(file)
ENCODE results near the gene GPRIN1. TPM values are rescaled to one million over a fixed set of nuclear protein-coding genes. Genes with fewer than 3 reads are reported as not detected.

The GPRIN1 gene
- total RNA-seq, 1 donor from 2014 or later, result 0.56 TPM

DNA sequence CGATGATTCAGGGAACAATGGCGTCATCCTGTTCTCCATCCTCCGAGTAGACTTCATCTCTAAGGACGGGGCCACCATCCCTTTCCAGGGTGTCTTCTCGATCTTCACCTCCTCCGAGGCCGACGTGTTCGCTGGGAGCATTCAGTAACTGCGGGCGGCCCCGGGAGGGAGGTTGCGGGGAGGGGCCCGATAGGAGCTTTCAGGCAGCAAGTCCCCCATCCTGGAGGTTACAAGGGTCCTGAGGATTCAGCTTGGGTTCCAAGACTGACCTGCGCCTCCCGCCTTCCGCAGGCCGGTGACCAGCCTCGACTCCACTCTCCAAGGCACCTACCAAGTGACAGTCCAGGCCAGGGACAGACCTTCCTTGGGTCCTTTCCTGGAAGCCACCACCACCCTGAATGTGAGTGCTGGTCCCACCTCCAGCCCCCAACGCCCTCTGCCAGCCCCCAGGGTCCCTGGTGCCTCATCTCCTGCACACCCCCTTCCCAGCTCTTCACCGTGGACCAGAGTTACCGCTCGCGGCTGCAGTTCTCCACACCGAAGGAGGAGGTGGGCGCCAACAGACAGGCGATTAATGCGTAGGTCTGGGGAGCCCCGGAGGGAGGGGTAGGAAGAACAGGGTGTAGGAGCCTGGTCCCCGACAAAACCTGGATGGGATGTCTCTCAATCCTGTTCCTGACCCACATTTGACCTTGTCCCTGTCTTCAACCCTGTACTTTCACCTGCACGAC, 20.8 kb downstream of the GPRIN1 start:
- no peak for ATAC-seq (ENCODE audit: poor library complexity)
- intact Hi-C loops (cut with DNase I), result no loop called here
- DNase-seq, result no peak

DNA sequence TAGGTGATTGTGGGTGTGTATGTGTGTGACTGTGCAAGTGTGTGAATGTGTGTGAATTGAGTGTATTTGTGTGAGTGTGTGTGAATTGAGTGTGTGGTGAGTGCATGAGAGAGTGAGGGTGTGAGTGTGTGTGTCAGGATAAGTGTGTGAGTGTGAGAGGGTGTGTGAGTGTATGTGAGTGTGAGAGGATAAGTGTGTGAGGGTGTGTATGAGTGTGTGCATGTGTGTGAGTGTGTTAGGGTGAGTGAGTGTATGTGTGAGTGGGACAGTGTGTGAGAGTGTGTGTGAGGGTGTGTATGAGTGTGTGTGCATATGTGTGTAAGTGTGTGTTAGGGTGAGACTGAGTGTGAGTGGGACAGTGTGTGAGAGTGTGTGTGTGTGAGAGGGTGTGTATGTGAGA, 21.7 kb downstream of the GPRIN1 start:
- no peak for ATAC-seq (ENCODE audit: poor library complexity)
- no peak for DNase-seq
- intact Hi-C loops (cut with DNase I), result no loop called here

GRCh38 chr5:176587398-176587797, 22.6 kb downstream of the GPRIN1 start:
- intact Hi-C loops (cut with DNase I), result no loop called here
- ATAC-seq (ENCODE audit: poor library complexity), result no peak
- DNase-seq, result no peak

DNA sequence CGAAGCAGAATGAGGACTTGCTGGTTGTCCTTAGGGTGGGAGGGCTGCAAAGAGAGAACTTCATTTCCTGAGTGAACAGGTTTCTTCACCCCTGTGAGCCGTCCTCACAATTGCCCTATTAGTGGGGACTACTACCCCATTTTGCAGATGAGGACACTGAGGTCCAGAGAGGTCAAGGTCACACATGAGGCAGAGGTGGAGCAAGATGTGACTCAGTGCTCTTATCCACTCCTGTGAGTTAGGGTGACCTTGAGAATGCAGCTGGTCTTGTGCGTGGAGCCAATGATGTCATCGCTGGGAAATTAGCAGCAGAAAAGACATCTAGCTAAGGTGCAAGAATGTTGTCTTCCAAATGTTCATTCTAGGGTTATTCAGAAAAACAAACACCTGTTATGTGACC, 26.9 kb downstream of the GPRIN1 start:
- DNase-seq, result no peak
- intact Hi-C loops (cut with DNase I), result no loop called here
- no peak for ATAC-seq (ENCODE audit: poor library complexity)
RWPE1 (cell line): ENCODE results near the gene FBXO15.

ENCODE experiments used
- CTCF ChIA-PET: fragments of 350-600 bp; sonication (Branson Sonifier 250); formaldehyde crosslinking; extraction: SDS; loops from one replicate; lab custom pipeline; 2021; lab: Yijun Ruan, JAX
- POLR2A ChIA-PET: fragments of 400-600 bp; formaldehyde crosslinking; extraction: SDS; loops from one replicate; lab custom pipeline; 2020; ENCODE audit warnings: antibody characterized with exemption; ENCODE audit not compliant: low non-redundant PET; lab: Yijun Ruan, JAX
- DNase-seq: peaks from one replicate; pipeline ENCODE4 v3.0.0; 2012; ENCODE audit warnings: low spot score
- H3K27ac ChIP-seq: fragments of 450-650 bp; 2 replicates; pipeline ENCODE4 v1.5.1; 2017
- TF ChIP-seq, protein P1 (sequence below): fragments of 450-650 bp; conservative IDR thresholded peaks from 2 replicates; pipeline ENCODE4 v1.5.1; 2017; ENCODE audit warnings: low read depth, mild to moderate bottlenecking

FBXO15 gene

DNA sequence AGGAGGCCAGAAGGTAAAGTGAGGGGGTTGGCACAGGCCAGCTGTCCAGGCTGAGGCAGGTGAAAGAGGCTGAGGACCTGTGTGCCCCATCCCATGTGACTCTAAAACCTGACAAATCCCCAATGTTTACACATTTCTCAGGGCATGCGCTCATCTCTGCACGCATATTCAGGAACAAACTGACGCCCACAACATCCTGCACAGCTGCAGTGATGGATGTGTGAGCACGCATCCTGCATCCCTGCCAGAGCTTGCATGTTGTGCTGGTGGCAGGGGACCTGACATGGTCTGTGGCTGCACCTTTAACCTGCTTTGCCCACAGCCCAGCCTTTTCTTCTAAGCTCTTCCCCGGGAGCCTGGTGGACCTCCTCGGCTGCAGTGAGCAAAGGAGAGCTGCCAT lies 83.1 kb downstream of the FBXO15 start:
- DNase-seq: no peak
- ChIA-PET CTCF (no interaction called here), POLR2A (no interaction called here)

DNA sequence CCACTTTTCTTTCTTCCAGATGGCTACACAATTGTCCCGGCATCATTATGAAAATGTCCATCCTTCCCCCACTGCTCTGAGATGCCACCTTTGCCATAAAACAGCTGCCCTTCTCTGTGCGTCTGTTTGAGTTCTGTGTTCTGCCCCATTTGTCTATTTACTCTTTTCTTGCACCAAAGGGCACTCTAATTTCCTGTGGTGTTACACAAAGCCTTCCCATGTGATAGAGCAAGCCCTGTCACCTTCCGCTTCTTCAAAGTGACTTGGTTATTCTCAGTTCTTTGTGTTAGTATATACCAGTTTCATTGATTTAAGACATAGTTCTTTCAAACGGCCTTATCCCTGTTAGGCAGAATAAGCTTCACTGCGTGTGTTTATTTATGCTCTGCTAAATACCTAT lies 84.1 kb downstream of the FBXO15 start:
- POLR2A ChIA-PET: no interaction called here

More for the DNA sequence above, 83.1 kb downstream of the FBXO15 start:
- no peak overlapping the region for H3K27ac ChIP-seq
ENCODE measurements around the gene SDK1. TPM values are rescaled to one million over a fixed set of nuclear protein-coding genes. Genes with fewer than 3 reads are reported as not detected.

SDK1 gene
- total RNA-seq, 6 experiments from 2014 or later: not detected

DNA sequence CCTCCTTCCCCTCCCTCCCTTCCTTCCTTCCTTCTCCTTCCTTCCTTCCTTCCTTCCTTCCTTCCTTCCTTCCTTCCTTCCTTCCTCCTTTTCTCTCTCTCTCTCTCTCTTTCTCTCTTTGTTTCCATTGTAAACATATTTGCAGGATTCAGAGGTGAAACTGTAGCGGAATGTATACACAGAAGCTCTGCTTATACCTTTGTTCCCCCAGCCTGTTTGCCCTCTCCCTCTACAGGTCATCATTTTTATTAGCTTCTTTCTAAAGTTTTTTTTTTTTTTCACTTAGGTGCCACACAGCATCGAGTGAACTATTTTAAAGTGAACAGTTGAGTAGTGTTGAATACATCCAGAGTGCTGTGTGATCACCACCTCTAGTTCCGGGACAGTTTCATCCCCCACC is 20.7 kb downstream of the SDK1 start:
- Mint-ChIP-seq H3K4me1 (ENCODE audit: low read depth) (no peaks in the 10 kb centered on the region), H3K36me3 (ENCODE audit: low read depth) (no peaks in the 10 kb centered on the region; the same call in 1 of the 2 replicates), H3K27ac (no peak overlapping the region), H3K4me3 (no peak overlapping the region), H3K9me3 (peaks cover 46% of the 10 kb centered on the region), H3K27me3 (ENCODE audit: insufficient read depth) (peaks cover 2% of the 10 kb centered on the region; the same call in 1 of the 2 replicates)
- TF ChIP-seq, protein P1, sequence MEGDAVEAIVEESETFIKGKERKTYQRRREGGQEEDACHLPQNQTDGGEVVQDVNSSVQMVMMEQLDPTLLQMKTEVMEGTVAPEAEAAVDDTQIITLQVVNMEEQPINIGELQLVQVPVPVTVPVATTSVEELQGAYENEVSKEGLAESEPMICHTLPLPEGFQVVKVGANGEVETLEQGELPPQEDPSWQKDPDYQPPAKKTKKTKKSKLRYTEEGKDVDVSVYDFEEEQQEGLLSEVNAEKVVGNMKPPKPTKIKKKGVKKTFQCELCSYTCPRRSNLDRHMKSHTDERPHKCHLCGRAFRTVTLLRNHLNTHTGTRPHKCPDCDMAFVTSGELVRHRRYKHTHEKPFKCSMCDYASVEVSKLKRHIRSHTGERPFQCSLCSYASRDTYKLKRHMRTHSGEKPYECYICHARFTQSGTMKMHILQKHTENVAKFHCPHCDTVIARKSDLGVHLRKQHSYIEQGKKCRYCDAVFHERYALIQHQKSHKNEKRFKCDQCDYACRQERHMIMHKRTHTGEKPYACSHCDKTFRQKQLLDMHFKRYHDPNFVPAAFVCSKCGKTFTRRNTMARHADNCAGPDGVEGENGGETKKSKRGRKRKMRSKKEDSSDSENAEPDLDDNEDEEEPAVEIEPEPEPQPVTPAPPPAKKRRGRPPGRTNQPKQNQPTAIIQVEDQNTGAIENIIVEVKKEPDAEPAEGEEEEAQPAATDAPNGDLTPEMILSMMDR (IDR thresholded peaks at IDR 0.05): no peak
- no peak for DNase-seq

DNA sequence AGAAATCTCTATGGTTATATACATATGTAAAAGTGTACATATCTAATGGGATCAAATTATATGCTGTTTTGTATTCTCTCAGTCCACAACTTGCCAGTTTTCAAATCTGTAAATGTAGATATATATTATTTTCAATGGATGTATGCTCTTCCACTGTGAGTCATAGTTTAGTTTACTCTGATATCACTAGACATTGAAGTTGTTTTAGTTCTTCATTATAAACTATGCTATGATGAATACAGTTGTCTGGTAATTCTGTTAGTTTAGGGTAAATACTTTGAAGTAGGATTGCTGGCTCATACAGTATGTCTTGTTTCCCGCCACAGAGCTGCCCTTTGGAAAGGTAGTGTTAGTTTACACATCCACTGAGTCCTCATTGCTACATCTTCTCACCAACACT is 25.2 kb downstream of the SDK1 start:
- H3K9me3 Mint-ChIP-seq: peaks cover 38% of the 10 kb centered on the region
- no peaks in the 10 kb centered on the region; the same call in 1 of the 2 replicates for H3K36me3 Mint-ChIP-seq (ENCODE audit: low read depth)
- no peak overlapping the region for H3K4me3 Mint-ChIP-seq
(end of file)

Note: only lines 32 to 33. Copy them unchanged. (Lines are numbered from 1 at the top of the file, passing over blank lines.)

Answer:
- POLR2A ChIA-PET: no interaction called here

More for the DNA sequence above, 83.1 kb downstream of the FBXO15 start: